Though the seemingly generous amount of rain our city finally received in December and January provided much-needed relief from record-breaking aridity, Central Texas drought conditions are still very much a reality because of the lingering La Niña effect. In response to the many questions and problems that arose in response to the drought, the Lady Bird Johnson Wildflower Center launched a virtual Drought Resource Center just before Thanksgiving.
During the inferno that was last summer, the center’s Ask Mr. Smarty Plants online feature was inundated with drought-related questions. Damon Waitt, director of the Native Plant Information Network at the Wildflower Center, says that the intent was to collect all of the information in one place to make it easy for people to access. “We’ve got a repository of about six thousand questions that have been answered over the years,” he says. “And, of course, we’ve been getting a lot of other questions: Is my tree dead? How can I tell if my tree is dead? How do I water my tree during drought restrictions?”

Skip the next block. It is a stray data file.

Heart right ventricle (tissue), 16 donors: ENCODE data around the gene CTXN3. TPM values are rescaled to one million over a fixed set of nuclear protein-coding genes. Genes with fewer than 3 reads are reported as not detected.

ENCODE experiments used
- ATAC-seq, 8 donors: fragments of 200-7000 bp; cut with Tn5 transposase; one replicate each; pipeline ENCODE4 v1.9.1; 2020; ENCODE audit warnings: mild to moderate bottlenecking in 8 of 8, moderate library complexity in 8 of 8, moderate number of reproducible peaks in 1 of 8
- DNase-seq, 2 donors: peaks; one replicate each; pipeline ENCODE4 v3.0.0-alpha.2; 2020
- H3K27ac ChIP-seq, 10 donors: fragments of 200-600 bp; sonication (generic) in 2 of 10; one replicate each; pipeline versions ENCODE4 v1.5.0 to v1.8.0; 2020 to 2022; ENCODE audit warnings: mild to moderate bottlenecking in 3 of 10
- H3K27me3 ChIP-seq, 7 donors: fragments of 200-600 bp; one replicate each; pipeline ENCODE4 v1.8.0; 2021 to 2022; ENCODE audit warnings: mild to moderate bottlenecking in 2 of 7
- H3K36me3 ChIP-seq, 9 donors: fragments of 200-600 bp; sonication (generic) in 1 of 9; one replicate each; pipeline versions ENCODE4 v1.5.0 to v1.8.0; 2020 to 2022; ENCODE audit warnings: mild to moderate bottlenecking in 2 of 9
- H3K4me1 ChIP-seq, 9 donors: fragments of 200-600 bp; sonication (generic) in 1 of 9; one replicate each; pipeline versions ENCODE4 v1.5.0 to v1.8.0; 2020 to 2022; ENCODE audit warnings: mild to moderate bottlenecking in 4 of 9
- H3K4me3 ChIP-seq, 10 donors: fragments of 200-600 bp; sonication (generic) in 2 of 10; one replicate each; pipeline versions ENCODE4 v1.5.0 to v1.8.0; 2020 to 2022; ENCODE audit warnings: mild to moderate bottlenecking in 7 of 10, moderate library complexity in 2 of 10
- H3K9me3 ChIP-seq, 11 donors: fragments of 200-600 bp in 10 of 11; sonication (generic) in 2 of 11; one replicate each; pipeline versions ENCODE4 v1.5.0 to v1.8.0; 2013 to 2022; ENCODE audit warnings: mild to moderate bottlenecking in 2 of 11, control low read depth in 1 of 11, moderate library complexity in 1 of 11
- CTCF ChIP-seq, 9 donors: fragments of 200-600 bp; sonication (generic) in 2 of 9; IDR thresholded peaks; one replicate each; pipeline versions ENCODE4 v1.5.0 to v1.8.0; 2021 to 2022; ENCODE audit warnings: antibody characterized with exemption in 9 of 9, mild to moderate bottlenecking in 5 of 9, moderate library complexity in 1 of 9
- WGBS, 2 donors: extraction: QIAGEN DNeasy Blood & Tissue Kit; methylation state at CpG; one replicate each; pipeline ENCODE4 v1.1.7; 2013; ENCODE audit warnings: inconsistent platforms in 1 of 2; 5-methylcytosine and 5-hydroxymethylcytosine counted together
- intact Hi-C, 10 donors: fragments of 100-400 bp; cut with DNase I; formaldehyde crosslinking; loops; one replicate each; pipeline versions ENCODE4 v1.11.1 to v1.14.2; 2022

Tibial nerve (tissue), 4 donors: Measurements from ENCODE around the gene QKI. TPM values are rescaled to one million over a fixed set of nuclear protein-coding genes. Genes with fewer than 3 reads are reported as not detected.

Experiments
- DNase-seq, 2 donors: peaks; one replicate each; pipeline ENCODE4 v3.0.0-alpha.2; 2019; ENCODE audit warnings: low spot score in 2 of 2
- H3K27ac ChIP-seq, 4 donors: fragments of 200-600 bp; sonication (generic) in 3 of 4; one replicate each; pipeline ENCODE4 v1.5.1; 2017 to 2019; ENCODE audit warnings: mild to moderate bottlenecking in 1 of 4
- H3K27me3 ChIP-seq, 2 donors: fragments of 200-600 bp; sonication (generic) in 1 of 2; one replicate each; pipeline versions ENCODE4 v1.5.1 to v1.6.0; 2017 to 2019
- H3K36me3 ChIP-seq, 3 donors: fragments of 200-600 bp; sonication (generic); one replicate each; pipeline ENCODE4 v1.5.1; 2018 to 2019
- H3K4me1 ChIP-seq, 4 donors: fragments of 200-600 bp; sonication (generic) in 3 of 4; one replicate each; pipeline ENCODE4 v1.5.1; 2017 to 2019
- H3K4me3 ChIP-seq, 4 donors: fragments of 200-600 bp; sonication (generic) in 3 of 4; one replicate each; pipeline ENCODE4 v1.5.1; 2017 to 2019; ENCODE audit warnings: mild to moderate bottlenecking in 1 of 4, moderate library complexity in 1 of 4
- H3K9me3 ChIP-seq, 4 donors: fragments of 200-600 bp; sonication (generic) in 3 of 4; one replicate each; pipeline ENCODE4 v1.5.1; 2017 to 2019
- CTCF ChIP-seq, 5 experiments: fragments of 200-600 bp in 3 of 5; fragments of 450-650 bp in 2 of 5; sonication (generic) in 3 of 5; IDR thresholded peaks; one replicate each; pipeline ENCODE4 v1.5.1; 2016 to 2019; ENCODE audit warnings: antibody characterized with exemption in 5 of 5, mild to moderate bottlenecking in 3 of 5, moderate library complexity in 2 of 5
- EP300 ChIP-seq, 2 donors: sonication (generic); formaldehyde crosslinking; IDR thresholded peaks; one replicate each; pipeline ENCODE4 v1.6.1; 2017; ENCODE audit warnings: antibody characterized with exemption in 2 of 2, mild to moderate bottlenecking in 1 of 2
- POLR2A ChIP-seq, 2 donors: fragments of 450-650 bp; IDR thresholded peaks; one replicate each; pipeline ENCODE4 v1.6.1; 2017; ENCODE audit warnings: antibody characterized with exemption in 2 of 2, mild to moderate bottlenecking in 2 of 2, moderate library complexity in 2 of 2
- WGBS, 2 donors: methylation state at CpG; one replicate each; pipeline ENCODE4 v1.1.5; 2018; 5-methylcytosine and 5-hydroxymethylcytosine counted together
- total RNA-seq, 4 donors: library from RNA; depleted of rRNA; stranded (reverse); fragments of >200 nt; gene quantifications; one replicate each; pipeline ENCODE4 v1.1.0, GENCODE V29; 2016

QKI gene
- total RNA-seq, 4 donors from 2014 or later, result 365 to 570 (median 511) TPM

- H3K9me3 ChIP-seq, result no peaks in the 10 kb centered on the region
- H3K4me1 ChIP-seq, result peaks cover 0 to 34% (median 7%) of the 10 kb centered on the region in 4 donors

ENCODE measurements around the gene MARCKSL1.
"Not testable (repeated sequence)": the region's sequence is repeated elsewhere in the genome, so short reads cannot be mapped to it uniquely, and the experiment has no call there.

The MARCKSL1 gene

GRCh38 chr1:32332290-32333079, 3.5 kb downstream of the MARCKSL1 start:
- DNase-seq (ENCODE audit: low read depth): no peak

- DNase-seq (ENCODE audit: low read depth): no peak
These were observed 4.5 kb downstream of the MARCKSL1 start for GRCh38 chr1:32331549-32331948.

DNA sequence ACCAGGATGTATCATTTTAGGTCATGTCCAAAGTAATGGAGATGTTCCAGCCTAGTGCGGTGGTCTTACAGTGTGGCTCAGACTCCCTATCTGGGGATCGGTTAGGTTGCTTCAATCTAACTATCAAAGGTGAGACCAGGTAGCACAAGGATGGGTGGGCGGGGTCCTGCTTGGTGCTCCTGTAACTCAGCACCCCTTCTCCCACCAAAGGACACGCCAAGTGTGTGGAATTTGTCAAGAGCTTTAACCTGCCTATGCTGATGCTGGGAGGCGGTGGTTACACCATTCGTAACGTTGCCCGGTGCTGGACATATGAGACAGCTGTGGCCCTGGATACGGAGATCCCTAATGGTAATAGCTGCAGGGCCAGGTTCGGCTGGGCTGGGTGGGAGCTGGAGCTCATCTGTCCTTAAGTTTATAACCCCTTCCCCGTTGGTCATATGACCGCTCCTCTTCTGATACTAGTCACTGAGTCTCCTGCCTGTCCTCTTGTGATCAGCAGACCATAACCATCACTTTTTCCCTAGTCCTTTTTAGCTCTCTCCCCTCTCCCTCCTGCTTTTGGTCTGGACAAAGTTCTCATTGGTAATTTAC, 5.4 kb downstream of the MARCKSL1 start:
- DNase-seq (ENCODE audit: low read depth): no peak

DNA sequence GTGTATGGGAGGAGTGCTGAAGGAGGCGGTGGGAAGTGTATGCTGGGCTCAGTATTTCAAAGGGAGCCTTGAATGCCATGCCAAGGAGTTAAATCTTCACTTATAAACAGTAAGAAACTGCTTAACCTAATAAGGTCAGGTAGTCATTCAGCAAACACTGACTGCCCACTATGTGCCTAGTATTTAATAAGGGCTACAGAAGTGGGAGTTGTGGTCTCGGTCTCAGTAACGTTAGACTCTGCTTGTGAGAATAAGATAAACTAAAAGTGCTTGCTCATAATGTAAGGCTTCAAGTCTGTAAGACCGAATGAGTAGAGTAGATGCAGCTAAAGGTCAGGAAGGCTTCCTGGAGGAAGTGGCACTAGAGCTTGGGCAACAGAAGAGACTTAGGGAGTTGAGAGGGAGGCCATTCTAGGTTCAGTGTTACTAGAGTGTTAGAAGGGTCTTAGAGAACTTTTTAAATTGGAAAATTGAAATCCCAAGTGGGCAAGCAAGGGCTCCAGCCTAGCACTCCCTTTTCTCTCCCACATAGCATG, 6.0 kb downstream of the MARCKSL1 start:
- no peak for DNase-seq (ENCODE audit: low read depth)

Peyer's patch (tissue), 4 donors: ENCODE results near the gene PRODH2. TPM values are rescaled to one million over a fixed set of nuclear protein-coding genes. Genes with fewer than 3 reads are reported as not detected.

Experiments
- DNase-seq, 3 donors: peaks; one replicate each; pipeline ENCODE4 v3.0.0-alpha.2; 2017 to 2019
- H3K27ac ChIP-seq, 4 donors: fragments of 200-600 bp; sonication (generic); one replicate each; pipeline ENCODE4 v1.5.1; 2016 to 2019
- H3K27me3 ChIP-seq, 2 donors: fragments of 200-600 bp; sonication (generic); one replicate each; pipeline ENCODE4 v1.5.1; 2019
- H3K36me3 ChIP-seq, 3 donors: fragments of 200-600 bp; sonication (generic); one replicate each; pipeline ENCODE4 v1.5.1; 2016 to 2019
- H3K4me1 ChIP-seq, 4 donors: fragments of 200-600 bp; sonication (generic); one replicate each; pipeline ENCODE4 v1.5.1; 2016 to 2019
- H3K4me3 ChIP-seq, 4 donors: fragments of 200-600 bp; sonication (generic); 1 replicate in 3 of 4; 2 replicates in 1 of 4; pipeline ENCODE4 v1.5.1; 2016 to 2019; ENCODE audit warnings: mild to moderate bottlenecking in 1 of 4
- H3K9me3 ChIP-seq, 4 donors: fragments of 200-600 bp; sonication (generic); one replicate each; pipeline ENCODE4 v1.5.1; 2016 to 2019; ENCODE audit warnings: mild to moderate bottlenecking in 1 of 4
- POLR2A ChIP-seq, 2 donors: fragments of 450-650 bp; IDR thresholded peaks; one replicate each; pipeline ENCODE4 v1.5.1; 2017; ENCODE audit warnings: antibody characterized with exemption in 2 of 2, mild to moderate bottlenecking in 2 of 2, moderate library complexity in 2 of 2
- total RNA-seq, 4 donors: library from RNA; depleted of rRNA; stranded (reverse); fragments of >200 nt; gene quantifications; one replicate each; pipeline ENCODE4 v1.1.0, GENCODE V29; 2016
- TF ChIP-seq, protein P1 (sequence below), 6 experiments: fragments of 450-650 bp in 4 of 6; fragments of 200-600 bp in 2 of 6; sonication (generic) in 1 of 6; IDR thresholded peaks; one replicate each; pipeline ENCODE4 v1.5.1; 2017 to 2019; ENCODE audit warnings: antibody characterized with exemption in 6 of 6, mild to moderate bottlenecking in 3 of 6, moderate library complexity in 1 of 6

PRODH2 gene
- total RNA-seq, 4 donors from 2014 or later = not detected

In addition to answers to a multitude of questions, the Drought Resource Center also provides informative articles on topics like rainwater harvesting, the use of mulch to protect plants and planting native grasses like HABITURF, the Center’s signature blend of three native drought-tolerant grasses that requires less watering and mowing than non-native seeds. The site also includes a detailed database of drought-resistant native plants across the United States and is searchable by state and various plant characteristics.
“This drought has really helped make the case for native plants being well adapted to the environmental extremes of Texas,” says Waitt. “The proof is in the pudding…or in the planting, if you will. A lot of the exotic ornamentals people have planted are getting wiped out, but the natives are still hanging in there.”
The same can be said for the human inhabitants who continue to stick it out. And with handy tools like the resource center, this summer, we’ll be much better prepared. —Veronica Meewes
The Lady Bird Johnson Wildflower Center’s Drought Resource Center can be found at wildflower.org/drought-resource-center.